David Hosier BSc Hons; MSc; PGDE(FAHE).

Healthy Guilt Versus Unhealthy Guilt

healthy guilt versus unhealthy guilt

Like all emotions, feelings of guilt evolved in humans for their ‘survival value.’ However, feeling guilty is (at minimum) an unpleasant sensation so what ‘survival value’, or, to put it simply, benefits, does the emotion bring?

The answer to this question is that healthy feelings of guilt motivate us to preserve our personal standards/morality/ethics which, in turn, makes our relationships with others more likely to thrive (e.g. our conscience makes it less likely we will treat others badly and risk losing them as allies/friends).

However, feelings of guilt can also be unhealthy and affect our lives adversely. Those of us who have suffered significant childhood trauma are particularly likely to experience unhealthy guilt which, unfortunately, often persists into adulthood. I provide some examples of how feelings of unhealthy guilt may develop below :

– a child whose parents divorce may irrational blame him/herself for this divorce

– a child whose parent dies may irrationally feel guilty moving on with his/her own life

– a child whose mother suffers from depression may irrationally feel guilty enjoying him/herself

– a child who is perpetually criticized and treated negatively by his/her parents may develop deep seated and pervasive feelings of irrational guilt that are likely to persist into adulthood in the absence of effective therapy.

WHAT ARE THE ADVERSE EFFECTS OF SUCH IRRATIONAL, UNHEALTHY GUILT?

  1. DISTRESS – this can range from the uncomfortable at one end of the spectrum to excruciating and paralyzing at the other.
  2. AN INABILITY PROPERLY TO FOCUS UPON ONE’S OWN NEEDS
  3. SELF-HATRED, EXTREMELY LOW SELF-ESTEEM, LACK OF CONFIDENCE
  4. FEELINGS OF SHAME – if we are made to feel guilty to a significant degree, and often enough, during childhood we can develop a constant, profound feeling of shame. [The difference between feelings of ‘guilt’ and feelings of ‘shame is that when we feel guilty we feel we’ve DONE something bad, but, when we feel shame, we feel that we ARE bad (i.e. intrinsically bad)]. Click here to read my article about How A Child’s View Of Their Own ‘Badness’ Is Perpetuated.
  5. POOR CONCENTRATION AND FOCUS (due to intrusive, guilt-ridden thoughts and ruminations)
  6. POOR PERFORMANCE AT SCHOOL OR WORK (linked to number 5, above)
  7. LOSS OF CAPACITY TO ENJOY LIFE / WON’T PERMIT ONESELF TO DO ENJOYABLE THINGS (due to feelings/beliefs along the lines of ‘I don’t deserve to be happy’ or ‘it would be morally wrong to enjoy myself’). Such feelings/beliefs can also be related to conscious or unconscious desires to punish oneself.

It can be seen, then, that, whilst ‘healthy guilt’ has benefits, ‘unhealthy guilt’ serves no beneficial purpose and is solely destructive.

THE LINK BETWEEN UNHEALTHY GUILT AND PSYCHIATRIC CONDITIONS :

Unhealthy guilt can be a symptom of certain psychiatric conditions such as depression, anxiety and post traumatic stress disorder (PTSD). Such guilt can be unremitting and overwhelming and, as such, should be treated by a relevantly qualified profession.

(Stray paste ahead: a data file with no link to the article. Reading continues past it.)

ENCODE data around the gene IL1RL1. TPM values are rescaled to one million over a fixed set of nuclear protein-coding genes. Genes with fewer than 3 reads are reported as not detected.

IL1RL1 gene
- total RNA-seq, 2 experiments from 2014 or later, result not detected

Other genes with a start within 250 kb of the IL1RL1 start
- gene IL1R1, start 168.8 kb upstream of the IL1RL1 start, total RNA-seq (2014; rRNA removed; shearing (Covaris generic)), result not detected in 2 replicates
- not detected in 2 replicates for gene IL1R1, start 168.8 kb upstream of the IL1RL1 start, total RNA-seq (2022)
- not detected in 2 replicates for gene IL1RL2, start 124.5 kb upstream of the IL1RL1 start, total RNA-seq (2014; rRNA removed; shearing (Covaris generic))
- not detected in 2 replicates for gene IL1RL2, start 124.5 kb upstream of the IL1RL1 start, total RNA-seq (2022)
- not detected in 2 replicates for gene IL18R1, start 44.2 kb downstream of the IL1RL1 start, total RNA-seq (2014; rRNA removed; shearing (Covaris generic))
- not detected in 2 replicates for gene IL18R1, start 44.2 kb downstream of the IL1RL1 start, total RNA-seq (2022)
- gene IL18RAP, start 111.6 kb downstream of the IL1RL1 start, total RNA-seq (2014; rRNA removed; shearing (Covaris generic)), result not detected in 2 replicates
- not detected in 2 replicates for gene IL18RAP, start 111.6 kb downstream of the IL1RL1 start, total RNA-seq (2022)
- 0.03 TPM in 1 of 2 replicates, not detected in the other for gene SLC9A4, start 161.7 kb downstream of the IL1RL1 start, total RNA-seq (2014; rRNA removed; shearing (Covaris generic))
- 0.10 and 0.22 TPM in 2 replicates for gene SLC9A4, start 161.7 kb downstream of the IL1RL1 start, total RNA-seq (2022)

USEFUL LINK :

STRATEGIES FOR COPING WITH IRRATIONAL GUILT. Click here.

Self-hypnosis MP3/CD to help alleviate feelings of guilt and shame. Click here.

 

David Hosier BSc Hons; MSc; PGDE(FAHE).

Physical Differences In Narcissists’ Brains

brain differences in narcissists

I have written elsewhere on this site articles about how being brought up by a narcissistic parent can be extremely traumatic for a child and can have life-long adverse effects on his/her emotional and behavioural functioning in the absence of effective therapeutic intervention.

I will quickly recap the list of the main symptoms of the disorder below :

 THE SYMPTOMS OF NARCISSISTIC PERSONALITY DISORDER :

– expect to be recognized as superior (even without any achievements to warrant this)

– exaggerated sense of own importance

– a tendency to exaggerate their achievements and talents

– belief of only being able to be understood by equally special people

– obsessed by fantasies of power/success/brilliance

– strong need to be constantly admired by others

– constant sense of entitlement

– expectation to be granted special favors

– expectations to always have wishes complied with by others

– exploitation of others for own ends

– unable or unwilling to acknowledge the needs of others / the feelings of others (lack of empathy)

– frequent envy of others

– frequent beliefs of being envied by others

– behaving in a high-handed, superior, arrogant and haughty manner

(Above list of symptoms adapted from the Diagnostic And Statistical Manual Of Mental Disorders, Fifth Edition, otherwise known as DSM -V).

 

WHAT ARE THE PHYSICAL BRAIN DIFFERENCES IN THOSE SUFFERING FROM NARCISSISTIC PERSONALITY DISORDER?

 

A study conducted by Ropke et al examined 34 individuals, 17 of whom had an official diagnosis of narcissistic personality disorder; these 17 individuals had also, through testing, been found to be deficient in feelings of empathy (a main symptom of narcissistic personality disorder – see list of symptoms above).